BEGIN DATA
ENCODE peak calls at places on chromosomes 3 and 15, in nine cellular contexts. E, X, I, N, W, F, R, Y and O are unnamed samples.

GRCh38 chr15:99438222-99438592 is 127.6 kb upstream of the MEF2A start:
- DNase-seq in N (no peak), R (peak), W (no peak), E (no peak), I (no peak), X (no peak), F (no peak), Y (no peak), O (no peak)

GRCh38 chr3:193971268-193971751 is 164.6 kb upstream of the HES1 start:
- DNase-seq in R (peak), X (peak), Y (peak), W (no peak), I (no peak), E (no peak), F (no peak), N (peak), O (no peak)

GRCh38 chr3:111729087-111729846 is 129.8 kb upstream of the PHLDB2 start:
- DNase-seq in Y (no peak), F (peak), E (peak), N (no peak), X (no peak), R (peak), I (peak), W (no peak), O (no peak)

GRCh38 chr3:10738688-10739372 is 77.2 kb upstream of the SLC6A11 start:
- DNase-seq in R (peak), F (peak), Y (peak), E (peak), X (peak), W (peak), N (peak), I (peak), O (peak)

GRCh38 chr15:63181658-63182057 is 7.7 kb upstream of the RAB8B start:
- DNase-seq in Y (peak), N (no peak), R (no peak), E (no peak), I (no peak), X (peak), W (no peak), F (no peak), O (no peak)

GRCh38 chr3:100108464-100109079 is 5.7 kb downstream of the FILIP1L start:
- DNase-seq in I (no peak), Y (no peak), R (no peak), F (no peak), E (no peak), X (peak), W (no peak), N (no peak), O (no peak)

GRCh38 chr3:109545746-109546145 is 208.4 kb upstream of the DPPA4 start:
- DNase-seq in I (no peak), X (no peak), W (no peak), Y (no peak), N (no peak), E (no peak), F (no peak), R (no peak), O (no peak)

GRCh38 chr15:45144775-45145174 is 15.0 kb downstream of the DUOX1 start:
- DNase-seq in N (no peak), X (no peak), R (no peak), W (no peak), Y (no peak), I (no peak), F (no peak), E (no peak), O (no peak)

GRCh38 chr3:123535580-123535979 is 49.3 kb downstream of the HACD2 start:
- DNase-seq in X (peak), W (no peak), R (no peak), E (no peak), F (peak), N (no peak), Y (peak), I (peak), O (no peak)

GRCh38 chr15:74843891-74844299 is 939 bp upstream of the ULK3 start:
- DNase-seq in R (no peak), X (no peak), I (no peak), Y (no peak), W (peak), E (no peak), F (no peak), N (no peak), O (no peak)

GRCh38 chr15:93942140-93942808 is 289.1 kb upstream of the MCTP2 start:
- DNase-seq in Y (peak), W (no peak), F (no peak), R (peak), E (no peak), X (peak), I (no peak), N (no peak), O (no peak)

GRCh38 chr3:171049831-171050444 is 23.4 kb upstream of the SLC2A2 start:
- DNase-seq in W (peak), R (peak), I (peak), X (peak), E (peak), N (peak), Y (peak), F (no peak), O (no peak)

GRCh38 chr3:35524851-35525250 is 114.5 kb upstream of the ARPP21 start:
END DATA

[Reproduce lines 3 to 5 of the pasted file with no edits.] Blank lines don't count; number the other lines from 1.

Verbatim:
- DNase-seq in N (no peak), R (peak), W (no peak), E (no peak), I (no peak), X (no peak), F (no peak), Y (no peak), O (no peak)

GRCh38 chr3:193971268-193971751 is 164.6 kb upstream of the HES1 start:
- DNase-seq in R (peak), X (peak), Y (peak), W (no peak), I (no peak), E (no peak), F (no peak), N (peak), O (no peak)